Highlights from FAA Administrator Michael Huerta’s CES Address

The Consumer Technology Association (CTA) held its 50th annual Consumer Electronics Show in Las Vegas in early January of this year, and drones were a major part of the show. An entire section of the show floor was dedicated to the technology, and companies like Yuneec and GDU announced and showcased some new commercial UAV products.

For the second year in a row the FAA administrator Michael Huerta was not only present but delivered an important speech that provided a window into what happened in 2016 and presented a vivid and detailed roadmap for the agency in 2017.

The FAA also had a presence on the show floor of CES 2017.

The FAA also had a presence on the show floor of CES 2017.

Huerta reported on the many accomplishments of his agency in 2016 such as the implementation of Part 107, the first meeting on the Drone Advisory Committee (DAC), the First Unmanned Aircraft Symposium held in Washington D.C. and the first anniversary of the drone registry initiative. In the first anniversary of the drone registry, on December 21, over 670,000 UAV’s had been registered and of those 37,000 happened during the holiday season.

Huerta emphasized that the FAA saw the registration initiative as an educational tool too and that safety information was being distributed to anyone registering their drone in an effort to increase safety awareness amongst these new members of the aviation community. On Part 107 Huerta mentioned that over 30,000 applications for Remote Pilot in Command (RPIC) have been received and that 16,000 people have presented the test with a 90% success rate.

Huerta also highlighted the establishment of the DAC, a group of individuals from industry, government, labor and academia that, according to him, would allow the FAA to approach UAS use from different angles while taking into account various points of view and requirements from different sectors. Brian Krzanich, CEO of Intel is the head of DAC and their next meeting will take place January 31st, 2017 in Reno, NV.

He mentioned that 2016 was one of the most successful years in the agency’s history and praised the various agencies and individuals that contributed to this success. “I think it’s important to point out that the progress we’ve made; we’ve made because we have done it together.”

The FAA’s First Unmanned Aircraft Symposium also played a key role in the consolidation of the agency’s efforts towards the integration of shared airspace and Huerta was particularly proud of the fact that the entire endeavor was an “ultimate an exercise in Democracy”.

One key ingredient in the address was the firm intention of the FAA to act swiftly towards the integration of manned and unmanned aircraft action in coordination with industry, labor and academia. On this note Administrator Huerta proceeded to outline the efforts of his agency in 2017 to continue advancing the cause of integration of manned and unmanned aircraft and the need to harmonize global regulations to allow for standards to become more universal in every country as with civil aviation today.

Amongst the initiatives that Huerta and his team are putting forward as priorities for 2017 is to continue advancing towards a rule that would allow small UAVs to fly over people but also stretched that safety and security concerns will play a key role in the issuing of such a rule.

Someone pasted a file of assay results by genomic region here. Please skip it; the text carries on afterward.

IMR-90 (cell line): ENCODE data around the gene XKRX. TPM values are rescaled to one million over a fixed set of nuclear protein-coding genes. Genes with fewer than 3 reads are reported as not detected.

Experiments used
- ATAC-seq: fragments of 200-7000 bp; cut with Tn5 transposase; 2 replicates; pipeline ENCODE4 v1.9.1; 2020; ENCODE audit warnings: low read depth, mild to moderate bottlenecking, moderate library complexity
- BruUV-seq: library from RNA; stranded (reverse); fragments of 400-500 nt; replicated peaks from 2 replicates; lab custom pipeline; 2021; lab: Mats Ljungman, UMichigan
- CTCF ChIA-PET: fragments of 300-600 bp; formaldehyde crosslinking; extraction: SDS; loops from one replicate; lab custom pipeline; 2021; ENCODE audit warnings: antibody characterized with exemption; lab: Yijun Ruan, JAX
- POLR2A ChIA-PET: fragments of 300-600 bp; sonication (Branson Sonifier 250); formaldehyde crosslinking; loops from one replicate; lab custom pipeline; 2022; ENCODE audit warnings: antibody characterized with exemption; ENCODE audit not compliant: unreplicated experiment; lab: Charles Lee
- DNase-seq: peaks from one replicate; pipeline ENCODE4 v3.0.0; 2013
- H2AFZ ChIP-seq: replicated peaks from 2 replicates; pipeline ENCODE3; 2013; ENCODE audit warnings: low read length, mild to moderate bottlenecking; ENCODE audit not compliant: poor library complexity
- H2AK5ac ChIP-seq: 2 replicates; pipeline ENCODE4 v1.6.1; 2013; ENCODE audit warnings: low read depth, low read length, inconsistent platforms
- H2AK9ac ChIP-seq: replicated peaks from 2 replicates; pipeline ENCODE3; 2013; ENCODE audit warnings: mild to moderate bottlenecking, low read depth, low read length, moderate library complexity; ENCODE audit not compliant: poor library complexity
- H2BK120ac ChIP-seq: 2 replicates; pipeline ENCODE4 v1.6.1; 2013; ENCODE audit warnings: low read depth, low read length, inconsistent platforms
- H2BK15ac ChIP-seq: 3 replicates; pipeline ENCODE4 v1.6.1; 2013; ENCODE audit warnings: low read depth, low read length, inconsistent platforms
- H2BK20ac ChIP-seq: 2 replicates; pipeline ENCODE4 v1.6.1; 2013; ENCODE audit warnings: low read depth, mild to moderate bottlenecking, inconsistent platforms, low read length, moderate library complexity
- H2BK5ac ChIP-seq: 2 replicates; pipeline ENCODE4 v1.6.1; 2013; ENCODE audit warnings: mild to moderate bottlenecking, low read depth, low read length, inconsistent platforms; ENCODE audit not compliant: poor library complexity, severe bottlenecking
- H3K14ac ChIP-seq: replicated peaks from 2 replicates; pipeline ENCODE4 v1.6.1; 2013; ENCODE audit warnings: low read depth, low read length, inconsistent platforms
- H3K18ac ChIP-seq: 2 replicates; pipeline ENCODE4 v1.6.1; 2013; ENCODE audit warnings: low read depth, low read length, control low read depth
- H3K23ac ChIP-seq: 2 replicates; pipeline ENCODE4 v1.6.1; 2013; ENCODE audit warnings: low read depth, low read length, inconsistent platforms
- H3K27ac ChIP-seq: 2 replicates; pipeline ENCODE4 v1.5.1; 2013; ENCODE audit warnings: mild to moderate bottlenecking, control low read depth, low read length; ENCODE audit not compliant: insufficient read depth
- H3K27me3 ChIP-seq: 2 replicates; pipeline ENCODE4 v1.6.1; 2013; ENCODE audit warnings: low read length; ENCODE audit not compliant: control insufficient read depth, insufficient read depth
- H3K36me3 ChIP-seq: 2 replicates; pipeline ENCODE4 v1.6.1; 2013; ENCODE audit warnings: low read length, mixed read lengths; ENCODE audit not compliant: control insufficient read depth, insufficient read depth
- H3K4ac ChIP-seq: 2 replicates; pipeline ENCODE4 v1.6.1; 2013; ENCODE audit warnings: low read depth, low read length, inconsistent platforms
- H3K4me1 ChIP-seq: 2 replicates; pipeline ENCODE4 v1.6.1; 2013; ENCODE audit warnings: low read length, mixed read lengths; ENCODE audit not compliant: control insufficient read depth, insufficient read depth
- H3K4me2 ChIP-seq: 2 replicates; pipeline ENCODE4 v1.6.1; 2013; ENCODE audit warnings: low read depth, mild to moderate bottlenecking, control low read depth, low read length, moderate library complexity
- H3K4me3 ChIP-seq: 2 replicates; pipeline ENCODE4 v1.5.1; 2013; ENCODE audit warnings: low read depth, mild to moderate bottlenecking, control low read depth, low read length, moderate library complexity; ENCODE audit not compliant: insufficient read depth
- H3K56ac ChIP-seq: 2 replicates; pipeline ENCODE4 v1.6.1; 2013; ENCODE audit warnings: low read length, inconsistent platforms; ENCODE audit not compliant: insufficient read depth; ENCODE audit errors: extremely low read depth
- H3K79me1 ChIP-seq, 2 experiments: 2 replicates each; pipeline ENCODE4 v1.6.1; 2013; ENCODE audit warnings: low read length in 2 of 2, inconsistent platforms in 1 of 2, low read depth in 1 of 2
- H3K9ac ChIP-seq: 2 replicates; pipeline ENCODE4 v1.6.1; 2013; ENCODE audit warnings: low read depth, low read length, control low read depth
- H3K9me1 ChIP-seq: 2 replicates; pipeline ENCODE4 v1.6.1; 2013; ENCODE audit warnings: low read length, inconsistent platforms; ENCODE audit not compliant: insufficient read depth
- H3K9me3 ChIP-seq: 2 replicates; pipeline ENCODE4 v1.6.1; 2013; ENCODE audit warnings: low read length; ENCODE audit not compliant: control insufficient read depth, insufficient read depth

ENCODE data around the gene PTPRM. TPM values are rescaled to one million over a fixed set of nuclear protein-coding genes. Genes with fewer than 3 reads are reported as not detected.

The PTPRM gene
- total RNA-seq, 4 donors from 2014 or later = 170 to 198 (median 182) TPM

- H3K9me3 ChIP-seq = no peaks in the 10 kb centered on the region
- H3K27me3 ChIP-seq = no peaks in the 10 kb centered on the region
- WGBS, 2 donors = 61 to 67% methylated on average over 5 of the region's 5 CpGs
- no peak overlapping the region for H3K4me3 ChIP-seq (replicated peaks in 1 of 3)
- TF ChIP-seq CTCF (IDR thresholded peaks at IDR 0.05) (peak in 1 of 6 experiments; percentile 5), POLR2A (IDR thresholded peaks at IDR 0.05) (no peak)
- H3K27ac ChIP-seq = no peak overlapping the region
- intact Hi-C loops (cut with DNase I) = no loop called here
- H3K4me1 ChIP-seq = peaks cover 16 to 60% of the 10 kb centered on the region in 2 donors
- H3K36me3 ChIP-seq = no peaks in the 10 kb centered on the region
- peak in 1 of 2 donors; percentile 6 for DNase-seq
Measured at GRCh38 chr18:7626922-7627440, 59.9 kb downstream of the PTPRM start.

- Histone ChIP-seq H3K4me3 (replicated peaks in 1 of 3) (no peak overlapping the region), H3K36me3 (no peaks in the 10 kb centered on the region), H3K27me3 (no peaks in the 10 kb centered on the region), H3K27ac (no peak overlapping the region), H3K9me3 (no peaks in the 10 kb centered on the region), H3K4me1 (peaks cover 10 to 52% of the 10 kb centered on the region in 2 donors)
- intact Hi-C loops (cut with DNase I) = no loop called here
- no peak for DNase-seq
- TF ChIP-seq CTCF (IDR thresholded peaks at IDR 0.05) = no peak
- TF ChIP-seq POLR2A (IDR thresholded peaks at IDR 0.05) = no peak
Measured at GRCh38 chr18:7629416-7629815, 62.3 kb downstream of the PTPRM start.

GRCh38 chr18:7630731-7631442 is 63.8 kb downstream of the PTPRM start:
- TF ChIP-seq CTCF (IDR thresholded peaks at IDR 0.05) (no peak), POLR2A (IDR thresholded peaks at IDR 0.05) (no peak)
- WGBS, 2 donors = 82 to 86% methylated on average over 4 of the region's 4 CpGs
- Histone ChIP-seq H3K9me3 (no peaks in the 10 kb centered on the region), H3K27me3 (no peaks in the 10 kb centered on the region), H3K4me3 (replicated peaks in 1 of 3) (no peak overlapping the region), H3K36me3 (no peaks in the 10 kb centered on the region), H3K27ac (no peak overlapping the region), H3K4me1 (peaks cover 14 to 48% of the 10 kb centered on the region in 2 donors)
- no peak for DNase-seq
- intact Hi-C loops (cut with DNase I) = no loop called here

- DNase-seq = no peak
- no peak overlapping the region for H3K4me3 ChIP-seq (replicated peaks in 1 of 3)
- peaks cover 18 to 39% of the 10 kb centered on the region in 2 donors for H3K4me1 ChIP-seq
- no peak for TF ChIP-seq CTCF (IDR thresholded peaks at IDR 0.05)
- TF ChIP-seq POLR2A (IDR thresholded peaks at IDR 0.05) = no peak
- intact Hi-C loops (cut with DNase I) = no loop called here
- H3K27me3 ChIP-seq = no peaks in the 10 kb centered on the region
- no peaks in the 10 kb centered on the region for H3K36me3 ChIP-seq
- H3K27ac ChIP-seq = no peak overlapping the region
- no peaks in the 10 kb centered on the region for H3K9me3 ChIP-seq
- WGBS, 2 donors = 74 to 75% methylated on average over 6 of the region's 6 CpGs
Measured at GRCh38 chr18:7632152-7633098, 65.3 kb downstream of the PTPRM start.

The agency is also working with NASA in the development and eventual deployment of an Unmanned Aircraft Traffic Management System (UTM) to manage drone traffic and to pave the way for the implementation of beyond visual line of sight (BVLOS) flights in populated areas and controlled airspace. This joint effort of NASA, the FAA and other government agencies goes hand-in-hand with the Pathfinder initiative which squarely aims at developing a drone detection system to dramatically cut back the number of drone sighting reports by pilots.

According to Huerta the year 2016 saw a spike in the number of such sightings with 1,800 reported sights in comparison with 1,200 in 2015. The joint effort involves testing technologies designed to detect unauthorized drone operations near airports and other critical infrastructure, or in controlled airspace. The results of such testing will be instrumental in the drafting of standards that can be used by airport operators across the country that are considering the use of drone detection systems.

At the end of his remarks Huerta announced the creation of a new Web Portal for all drone activities and mentioned that in the near future drone operators, users and pilots will be able to use this tool in any device, including PC, smartphones and tables to access information, register, filing pilot reports and obtain NOTAMs and FAA announcements.

“The progress we made last year it’s a great start but I think we all know it is just the beginning,” Administrator Huerta said at the end of his speech.

We couldn’t agree more.

About the Author

Juan received a degree in Geodesy and a master in digital photogrammetry from Universidad Central de Venezuela and a MBA in international Finance from Florida International University. He has over 750 hours of experience in photogrammetry navigation and camera operation in aircraft as varied as WWII B-25, Cessna 310, Lear Jet 25C and Piper Aztec. Juan holds a Commercial, Multi-engine Pilot certificate. Juan has been selling mapping UAV’s in Latin America for four years and is a frequent guest speaker in events where the safety of flying UAV’s and the fact that unmanned and manned aircraft inevitably will share the same airspace, is a relevant topic. He is the CEO of Juan B Plaza Consulting, a services’ firm specializing in UAV and general aviation issues.

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